Animated characters brought to life by 3-D printing
August 03, 2012 // R Colin Johnson
The virtual world is being brought to life by reverse engineering the rendering operation that draws on-screen characters in video games and other software animations. Harvard University researchers will describe a patented new algorithm that uses three-dimensional printers to create personalized action figures from animations at next week's Siggraph 2012 show in Los Angeles.
Software animations create both realistic and fanciful characters, but their makeup and capabilities need not match those that are possible in the real world. Harvard's software, however, translates the primary characteristics of the on-screen characters into articulated components that together realize a figurine that can be created by a 3-D printer.
By observing the on-screen appearance and actions performed by the character, the Harvard algorithm determines the ideal locations for the character's joints—either ball-in-socket or hinged—then optimizes their size and location using the physics of the real 3-D world. Once the reverse rendering operation is complete, a detailed file is sent to a 3-D printer, which creates a completely assembled version of the action figure.
The Harvard researchers expect their invention to be useful not only for personalized action figures for consumers, but also for professional animators who today create mannequins by hand. With the reverse rendering algorithm, animators will be able to quickly create action figures which they can use to experiment with different stances and motions in real world recreations of virtual worlds.
Harvard’s Office of Technology Development has filed a patent which it aims to license to a cloud-based service that will used 3-D printers to create customized, user-generated figurines from existing animation software.
Funding for the product was supplied by the National Science Foundation, Pixar and the John Simon Guggenheim Memorial Foundation. All news
Europe leads world in chip market growth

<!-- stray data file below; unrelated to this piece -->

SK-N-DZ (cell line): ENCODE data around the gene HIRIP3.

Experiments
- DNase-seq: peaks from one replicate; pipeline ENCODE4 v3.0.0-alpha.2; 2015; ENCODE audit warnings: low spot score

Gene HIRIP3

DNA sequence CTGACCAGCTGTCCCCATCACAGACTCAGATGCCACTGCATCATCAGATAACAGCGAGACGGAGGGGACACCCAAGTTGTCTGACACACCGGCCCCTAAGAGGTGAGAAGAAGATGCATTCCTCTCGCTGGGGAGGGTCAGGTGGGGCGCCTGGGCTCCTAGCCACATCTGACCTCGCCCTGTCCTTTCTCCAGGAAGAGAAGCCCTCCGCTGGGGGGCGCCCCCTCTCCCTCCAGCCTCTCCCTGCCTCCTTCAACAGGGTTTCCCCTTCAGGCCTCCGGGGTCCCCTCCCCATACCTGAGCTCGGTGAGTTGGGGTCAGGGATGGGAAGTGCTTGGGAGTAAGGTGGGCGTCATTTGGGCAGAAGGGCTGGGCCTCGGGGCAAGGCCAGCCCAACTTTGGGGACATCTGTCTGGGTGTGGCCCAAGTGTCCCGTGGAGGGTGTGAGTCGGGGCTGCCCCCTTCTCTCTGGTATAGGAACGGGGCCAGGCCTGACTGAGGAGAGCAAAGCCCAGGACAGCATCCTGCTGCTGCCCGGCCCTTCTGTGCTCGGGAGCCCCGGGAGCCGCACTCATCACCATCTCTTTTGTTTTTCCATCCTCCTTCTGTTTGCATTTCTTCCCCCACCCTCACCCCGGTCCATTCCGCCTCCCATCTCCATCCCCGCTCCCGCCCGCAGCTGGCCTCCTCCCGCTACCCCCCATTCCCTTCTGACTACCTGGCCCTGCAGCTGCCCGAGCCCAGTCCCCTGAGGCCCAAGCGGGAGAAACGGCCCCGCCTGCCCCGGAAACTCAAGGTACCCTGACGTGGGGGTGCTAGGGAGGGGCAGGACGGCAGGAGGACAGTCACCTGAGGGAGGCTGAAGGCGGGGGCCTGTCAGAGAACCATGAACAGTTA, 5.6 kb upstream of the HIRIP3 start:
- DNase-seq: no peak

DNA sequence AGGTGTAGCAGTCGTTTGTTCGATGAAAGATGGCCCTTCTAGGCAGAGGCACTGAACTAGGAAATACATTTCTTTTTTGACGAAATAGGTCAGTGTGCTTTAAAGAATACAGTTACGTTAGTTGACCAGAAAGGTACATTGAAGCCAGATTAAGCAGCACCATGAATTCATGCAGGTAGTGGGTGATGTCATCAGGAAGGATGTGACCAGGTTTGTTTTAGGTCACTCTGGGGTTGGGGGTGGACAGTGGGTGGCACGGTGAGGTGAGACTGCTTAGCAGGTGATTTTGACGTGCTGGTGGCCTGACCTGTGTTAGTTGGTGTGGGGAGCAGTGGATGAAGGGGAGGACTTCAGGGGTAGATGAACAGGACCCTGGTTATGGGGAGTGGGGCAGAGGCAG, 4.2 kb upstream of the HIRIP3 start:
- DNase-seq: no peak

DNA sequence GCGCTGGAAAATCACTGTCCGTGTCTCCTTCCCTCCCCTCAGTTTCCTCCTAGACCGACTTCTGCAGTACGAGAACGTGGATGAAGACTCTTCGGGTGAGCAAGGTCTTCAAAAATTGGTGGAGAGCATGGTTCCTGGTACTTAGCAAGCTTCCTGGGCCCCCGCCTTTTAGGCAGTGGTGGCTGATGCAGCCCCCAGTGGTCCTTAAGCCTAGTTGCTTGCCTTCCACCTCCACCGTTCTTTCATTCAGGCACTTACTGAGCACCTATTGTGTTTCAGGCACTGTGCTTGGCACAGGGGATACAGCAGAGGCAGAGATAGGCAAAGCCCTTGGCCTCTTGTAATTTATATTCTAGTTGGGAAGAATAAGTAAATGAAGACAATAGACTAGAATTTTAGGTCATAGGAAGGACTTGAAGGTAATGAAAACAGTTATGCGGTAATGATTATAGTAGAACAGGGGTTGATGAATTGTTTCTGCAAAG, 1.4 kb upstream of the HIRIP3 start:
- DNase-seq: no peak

September 02, 2014
In July the European region showed the strongest year-on-year growth of all regions tracked by the World Semiconductor Trade ...
Radar-based blind spot assist to eliminate collisions during turning
German company wins bid to crash cars in China
European semiconductors sales up 14.9% this year
EE Times' annual salary & opinion survey report
Toshiba announces image sensor strategy
September 01, 2014
Toshiba Corp. has issued a press release detailing its strategy for the image sensor market.
DelfMEMS promotes CFO to CEO
Sensata to pay $1-bn for tire pressure sensor leader
ADCs for high dynamic range – successive-approximation or sigma-delta?
- Power Modules: The New Super Power
- Flexible Performance for Network Security Appliances
- Digital Power Management Reduces Energy Costs While Improving System Performance
- Using RF Recording Techniques to Resolve Interference Problems
InterviewA question of Europe
Sir Peter Bonfield sits on the board and has advisory roles in many international companies and universities. With more than 45 years of experience in electronics, computers and communications, here he ...
Filter WizardCheck out the Filter Wizard Series of articles by Filter Guru Kendall Castor-Perry which provide invaluable practical Analog Design guidelines.
Linear video channel
READER OFFERRead more
This month, Trinamic Motion Control is offering you to win one of four TMCM-1043 development kits for its highly integrated, NEMA 17-compatible TMCM-1043 stepDancer stepper motor module.
Offering designers an easy-to-use PC-based GUI that allows one-click modification of motor drive current, micro-stepping and other key parameters, the intuitive kits are custom designed and developed for...MORE INFO AND LAST MONTH' WINNERS...
December 15, 2011 | Texas instruments | 222901974
Unique Ser/Des technology supports encrypted video and audio content with full duplex bi-directional control channel over a single wire interface.